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Do's and Don'ts for Video Job Interviews

Do's and Don'ts for Video Job Interviews
Video interviews are becoming more and more popular among employers hiring out-of-area candidates. / Credit: Video conference image via Shutterstock

Technology has made the business world smaller than ever, especially when it comes to hiring. Thanks to tools like Skype and Google Hangouts, out-of-town candidates who may not be able to travel to the job site can enjoy the benefits of a face-to-face interview without having to be physically present.                                                  

"Physical distance between potential employers and job seekers is no longer the impediment it once was," said Paul Bailo, author of "The Essential Digital Interview Handbook" (Career Press, 2013). "Digital interviewing will never truly replace a face-to-face [meeting], but it is the closest thing we have to the real thing — if it's done properly."

Bailo shared a list of do's and don'ts that will help you succeed in your next video interview. [How to Ace an Out-of-State Job Interview]

  • Know how to use your software. Whether it's Skype, Google Hangouts or GoToMeeting, know how to use the technology and use it well.
  • Get a quality camera and microphone so you can look and sound great.
  • Adjust your lighting to avoid shadows or over-exposure. Soft, natural lighting is the way to go. Use two lights, one to your right and one to your left, each at a 45-degree angle.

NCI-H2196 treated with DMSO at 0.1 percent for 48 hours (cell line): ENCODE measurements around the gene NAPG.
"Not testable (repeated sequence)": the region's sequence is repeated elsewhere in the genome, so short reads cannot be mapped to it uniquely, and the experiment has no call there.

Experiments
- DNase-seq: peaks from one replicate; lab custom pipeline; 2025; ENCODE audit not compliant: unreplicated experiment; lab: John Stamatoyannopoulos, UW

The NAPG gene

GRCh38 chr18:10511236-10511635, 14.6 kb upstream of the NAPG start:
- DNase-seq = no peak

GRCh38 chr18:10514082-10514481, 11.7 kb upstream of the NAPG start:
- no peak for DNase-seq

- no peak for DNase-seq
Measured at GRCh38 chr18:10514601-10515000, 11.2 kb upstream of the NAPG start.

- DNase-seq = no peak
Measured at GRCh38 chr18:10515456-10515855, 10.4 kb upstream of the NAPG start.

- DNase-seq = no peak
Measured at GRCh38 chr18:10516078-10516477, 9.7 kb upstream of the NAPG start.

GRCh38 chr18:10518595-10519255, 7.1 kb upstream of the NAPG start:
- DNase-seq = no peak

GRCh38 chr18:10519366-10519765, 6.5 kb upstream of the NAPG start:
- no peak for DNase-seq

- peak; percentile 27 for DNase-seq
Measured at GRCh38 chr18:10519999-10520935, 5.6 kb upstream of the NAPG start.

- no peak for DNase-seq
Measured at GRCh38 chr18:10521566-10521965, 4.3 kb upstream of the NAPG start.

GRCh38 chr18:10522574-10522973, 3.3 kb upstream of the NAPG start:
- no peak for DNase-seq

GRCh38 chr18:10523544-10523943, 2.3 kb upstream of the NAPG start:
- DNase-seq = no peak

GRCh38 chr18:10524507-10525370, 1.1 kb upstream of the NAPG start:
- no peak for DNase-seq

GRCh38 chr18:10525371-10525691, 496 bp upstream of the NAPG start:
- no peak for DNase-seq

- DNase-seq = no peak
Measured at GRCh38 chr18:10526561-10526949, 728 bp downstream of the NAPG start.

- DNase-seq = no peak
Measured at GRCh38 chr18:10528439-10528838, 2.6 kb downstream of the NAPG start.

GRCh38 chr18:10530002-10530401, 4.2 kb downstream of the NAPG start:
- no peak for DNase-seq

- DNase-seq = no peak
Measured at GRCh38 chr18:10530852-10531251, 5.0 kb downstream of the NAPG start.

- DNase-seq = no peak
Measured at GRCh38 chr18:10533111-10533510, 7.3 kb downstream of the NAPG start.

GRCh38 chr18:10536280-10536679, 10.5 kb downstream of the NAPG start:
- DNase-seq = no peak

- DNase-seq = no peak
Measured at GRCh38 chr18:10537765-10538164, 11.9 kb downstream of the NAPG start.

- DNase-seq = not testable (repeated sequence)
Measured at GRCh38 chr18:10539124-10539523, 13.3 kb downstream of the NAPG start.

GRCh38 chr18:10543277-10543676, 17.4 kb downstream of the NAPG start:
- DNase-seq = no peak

• Take a teaspoon of honey to sooth your throat before you go "on air."
  • Place neutral-colored paper behind you to create a professional-looking background that does not compete with your wardrobe.
  • Clean the camera lens so you don't look blurry or smudged on screen.
  • Get the right angle. Your camera needs to be at eye level.
  • Look straight into the camera. This way, it appears on the other end that you are looking right at the other person.
  • Write a script. Know what you plan to say and post it on cue cards behind the camera so you know all the key points.
  • Be a diva. Your interview is about the other person, not about you.
  • Have a greasy face. Wash and powder your face before your interview.
  • Have an unprofessional or juvenile username.
  • Move around too much. Stay still and focused, and don't use a swivel chair.
  • Get distracted by other windows or programs. The only thing on your screen should be the other person's face.
  • Show skin. Dress in the same professional attire that you would wear to an in-person interview.

Originally published on BusinessNewsDaily.

Nicole Fallon

Nicole received her Bachelor's degree in Media, Culture and Communication from New York University. She began freelancing for Business News Daily in 2010 and joined the team as a staff writer three years later. She currently serves as the managing editor. Reach her by email, or follow her on Twitter.

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